Review: No lessons to learn here, 'Guru'!

Saturday, 17 November 2012 - 1:38pm IST | Place: Bangalore | Agency: DNA
With the release of Kannada film Guru, actor Jaggesh’s long cherished dream of turning director comes true. In fact the film not only sees Jaggesh turning director but also acts as a relaunch for his son Guru.

With the release of Kannada film Guru, actor Jaggesh’s long cherished dream of turning director comes true. In fact the film not only sees Jaggesh turning director but also acts as a relaunch for his son Guru. So what do the father-son duo have in store for you ? The story of a young wayward boy, whose life gets even more complicated after he is framed in a criminal case and branded as a mentally unsound person. How he proves his innocence makes for the rest of the story.

So like you have already figured out, Jaggesh stays away from his comfort zone, comedy, in his very first directorial venture. In fact if you go looking for comic relief, let’s tell you that even the two or three comic situations that are there in the film don’t offer you the much needed relief, which is disappointing given the fact that it is one of Kannada film industry’s most favourite comedians who is at the helm of affairs.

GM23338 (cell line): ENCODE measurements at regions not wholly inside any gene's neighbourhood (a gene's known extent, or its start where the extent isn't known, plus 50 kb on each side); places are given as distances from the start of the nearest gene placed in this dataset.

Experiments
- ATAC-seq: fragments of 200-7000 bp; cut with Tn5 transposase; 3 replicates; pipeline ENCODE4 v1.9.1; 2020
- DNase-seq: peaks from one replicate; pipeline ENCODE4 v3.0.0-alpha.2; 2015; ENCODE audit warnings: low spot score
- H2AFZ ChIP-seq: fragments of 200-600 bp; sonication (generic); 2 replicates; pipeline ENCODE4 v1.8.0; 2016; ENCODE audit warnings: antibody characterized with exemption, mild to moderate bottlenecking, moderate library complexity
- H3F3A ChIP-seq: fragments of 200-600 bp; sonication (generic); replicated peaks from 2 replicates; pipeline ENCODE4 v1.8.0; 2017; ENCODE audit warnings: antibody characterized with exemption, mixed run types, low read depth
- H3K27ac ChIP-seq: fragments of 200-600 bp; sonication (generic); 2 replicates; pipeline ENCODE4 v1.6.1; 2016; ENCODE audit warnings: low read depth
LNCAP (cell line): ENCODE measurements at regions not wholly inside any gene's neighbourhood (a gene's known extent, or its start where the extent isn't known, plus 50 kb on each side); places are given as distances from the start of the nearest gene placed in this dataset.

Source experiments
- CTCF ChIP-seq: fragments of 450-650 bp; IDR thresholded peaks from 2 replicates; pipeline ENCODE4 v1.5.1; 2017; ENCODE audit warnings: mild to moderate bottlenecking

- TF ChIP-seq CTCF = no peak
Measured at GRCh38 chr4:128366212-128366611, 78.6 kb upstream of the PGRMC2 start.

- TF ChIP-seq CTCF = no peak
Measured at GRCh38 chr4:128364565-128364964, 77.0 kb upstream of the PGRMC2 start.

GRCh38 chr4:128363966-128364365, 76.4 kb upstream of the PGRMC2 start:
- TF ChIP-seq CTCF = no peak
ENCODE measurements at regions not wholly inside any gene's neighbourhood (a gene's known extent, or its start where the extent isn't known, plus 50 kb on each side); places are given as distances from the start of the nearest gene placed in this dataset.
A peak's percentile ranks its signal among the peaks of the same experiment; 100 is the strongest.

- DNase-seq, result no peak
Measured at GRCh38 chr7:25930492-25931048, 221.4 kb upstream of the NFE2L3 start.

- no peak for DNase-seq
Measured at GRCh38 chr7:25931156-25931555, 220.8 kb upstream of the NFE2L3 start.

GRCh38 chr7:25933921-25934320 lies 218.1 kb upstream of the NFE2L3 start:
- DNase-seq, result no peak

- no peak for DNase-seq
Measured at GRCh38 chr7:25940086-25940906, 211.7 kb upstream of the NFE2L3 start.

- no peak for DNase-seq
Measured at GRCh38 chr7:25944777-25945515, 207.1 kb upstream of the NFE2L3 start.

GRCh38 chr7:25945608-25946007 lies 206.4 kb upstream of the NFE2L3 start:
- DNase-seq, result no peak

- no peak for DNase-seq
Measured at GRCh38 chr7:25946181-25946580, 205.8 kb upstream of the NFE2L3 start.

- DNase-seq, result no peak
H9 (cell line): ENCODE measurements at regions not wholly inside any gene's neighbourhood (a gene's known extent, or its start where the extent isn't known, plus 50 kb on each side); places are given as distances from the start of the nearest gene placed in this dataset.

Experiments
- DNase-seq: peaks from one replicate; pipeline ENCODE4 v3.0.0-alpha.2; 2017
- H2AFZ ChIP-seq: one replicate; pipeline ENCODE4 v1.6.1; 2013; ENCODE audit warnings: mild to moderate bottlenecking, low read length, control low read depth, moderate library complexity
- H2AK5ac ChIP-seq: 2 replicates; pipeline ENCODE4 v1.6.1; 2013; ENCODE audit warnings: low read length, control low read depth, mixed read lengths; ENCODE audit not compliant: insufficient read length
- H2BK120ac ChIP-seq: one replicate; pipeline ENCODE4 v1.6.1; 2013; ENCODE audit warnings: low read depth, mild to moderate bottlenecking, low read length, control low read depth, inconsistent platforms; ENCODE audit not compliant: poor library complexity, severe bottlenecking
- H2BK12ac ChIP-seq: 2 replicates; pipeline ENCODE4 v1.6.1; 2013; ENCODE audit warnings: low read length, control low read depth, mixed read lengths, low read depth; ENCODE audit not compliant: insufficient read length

What puts you off further is the story. Jaggesh seeks inspiration from some international films, but the impact is nowhere close to the originals. There are a few scenes that do manage to liven up the screen, but the impact fails to last for long due to the not- so-well-thought-out screenplay.
The love track between the lead pair keeps interrupting the narrative in the wrong places.

When it comes to the acting also, there is hardly anything that the film can boast of. Gururaj still has a long way to go and surely can do with many more tips from his father. Jaggesh’s other son Yathiraj also plays a small role in the film, but his acting doesn’t create much of an impact either. Despite Sudharani’s role not being all that significant, she manages to make her presence felt. There is nothing extraordinary about the music and cinematography either. The prolonged second half that comes with a predictable end is also something that doesn’t work to the favour of this film. In short, this much awaited Jaggesh directorial is a disappointment.


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